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Amber and Karine: A Harrowing Experience

Patricia Stewart,
Member of the CHS Program Committee

When 11-year-old Karine Loiselle went in for a routine tonsillectomy in North Bay, Ontario in 2005, her life, and that of her mother, Amber Chevrette, was changed forever. Karine’s surgery lasted twice as long as usual, and her mother began to worry that something was wrong. Afterwards, the surgeon explained that there was difficulty with Karine’s bleeding, and that they should get this checked out. They went home to Timmins the next day, but nine days later, before they had had a chance to arrange an appointment for testing, Karine woke up during the night coughing up blood. They rushed her to Timmins and District Hospital where she began vomiting blood. Once the bleeding was stopped, they returned home, but were told to return immediately if it happened again. Within hours they had to rush back to the hospital where Karine continued vomiting blood and eventually fainted.

“Karine’s father and I thought we were going to lose our daughter”, said her mother Amber. “I have never seen someone lose so much blood. The basin was full!”

Karine was weak, terrified and confused. It’s a nine-hour drive from Timmins to the Children’s Hospital of Eastern Ontario in Ottawa, so their pediatrician, Dr. Willem Verbeek, immediately had Karine transferred by air ambulance. There, her bleeding was controlled by surgery and she then underwent testing and was diagnosed with mild Type 1 von Willebrand disease (VWD).

In hindsight, with the information she learned from the CHS Website, Amber says she now realizes that Karine had all the symptoms of a bleeding disorder... and so did she. They both bruise easily and suffer from heavy menstrual bleeding (menorrhagia). Since this incident, Amber is still undergoing testing for VWD. As a young girl, she suffered from menorrhagia, but didn’t know it could be caused by a bleeding disorder. No one spoke about her menstrual periods. Amber also noted that she sometimes suffered from bleeding following sexual relations. She would regularly miss two to three days of work each month due to menorrhagia and eventually had a hysterectomy to solve the problem. Her daughter’s diagnosis with VWD arrived two days before her own surgery.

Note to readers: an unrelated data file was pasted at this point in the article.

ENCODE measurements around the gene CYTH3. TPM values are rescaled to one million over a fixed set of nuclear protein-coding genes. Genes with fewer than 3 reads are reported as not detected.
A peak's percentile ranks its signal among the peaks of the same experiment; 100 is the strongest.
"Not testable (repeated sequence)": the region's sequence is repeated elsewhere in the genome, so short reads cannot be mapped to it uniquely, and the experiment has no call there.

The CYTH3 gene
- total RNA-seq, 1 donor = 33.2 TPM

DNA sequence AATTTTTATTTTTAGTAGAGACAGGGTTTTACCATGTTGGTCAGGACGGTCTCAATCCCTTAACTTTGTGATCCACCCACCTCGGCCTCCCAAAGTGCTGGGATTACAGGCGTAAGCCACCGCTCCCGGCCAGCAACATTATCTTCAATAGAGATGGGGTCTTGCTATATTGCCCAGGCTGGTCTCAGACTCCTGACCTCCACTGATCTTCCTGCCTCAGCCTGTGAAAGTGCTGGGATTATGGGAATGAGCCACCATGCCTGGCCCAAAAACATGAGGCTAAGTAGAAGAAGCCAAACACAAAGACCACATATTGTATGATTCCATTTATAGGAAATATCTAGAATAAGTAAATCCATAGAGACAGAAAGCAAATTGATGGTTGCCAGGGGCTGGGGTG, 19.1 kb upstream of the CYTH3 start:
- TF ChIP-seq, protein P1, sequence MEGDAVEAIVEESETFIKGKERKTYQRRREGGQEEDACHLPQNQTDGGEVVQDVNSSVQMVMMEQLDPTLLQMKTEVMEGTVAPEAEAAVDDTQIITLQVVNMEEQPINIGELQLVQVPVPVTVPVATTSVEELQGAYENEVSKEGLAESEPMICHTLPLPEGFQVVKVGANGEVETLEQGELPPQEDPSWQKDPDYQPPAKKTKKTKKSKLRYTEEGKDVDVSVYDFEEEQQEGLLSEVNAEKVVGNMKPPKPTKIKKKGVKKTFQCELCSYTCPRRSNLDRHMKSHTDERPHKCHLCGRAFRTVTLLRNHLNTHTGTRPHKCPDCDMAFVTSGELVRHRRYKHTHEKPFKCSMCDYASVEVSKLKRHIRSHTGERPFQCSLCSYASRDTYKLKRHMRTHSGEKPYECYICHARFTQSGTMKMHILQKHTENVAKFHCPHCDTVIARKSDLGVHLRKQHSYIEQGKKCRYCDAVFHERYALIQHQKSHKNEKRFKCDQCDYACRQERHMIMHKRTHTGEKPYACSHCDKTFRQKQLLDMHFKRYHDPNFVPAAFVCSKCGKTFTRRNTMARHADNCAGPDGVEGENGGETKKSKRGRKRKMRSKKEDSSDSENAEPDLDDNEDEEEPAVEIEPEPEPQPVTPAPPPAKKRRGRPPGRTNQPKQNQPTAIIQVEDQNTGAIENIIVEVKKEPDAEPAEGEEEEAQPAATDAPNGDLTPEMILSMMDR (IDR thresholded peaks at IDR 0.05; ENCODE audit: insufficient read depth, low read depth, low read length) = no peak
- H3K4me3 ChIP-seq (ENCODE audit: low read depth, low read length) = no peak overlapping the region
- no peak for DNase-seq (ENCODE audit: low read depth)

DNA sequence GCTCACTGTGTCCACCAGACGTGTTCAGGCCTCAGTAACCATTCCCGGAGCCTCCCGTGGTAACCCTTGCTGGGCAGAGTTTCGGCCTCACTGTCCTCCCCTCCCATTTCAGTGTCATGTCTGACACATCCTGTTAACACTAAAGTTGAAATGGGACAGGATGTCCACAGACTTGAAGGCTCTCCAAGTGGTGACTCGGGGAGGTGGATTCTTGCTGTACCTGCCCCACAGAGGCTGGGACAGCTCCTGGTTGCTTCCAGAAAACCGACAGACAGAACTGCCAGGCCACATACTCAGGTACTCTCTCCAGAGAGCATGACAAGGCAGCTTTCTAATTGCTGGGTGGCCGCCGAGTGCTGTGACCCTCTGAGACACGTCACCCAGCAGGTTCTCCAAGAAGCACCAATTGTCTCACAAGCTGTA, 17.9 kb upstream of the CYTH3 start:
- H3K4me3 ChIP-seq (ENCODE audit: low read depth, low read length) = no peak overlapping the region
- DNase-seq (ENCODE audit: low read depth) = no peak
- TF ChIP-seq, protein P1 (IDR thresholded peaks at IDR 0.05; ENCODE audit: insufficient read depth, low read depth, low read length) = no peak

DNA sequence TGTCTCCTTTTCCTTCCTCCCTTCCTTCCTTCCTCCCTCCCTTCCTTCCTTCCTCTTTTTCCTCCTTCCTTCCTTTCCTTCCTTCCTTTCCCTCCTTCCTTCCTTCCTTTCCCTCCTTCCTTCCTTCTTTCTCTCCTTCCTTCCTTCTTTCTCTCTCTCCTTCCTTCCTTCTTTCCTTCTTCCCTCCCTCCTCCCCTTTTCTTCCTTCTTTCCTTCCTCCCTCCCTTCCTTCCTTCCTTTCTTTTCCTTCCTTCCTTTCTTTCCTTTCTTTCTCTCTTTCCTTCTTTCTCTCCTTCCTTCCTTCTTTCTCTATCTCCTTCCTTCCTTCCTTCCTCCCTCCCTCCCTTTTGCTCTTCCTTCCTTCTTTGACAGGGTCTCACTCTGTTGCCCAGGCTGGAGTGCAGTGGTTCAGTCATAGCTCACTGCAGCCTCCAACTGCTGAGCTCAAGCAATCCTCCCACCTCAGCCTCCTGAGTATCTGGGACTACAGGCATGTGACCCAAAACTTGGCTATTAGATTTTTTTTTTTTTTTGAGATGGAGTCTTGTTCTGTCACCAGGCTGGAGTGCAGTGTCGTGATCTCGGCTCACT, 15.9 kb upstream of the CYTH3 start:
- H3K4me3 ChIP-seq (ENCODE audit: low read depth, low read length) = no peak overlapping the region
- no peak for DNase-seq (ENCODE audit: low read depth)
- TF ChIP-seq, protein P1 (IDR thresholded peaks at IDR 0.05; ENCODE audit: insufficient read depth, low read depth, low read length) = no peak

Karine, now 13 years old, also suffers from menorrhagia, sometimes having two periods a month, and is undergoing treatment to control it. She has learned to live with her VWD, and wears a MedicAlert bracelet. Both Karine and her mother are now registered at the Hemophilia Treatment Centre in Ottawa. Amber’s two other children, a 3-year-old son and an 11-year-old daughter, will be tested soon so as to avoid having to go through similar experiences should they have this disorder. Amber sent out emails to her whole family following Karine’s diagnosis with VWD, and referred them all to the CHS Website for information. Her mother is scheduled for testing.

“Reviewing my history and seeing the symptom list now gives me answers as to why my life experiences were what they were. I am so glad that we now know what to do and that Karine will not have to suffer through her “womanhood” like I did,” writes Amber. “Medication will help her have a normal life, and education about VWD will enlighten her life experiences.”

Amber wishes to thank the Cochrane District Social Services Administration Board (CDSSAB) Emergency Medical Services in Timmins, Derrick Cremin and Jeff Fletcher, and their pediatrician, Dr. Willem Verbeek, for their quick action in helping her daughter.

- Fall 2006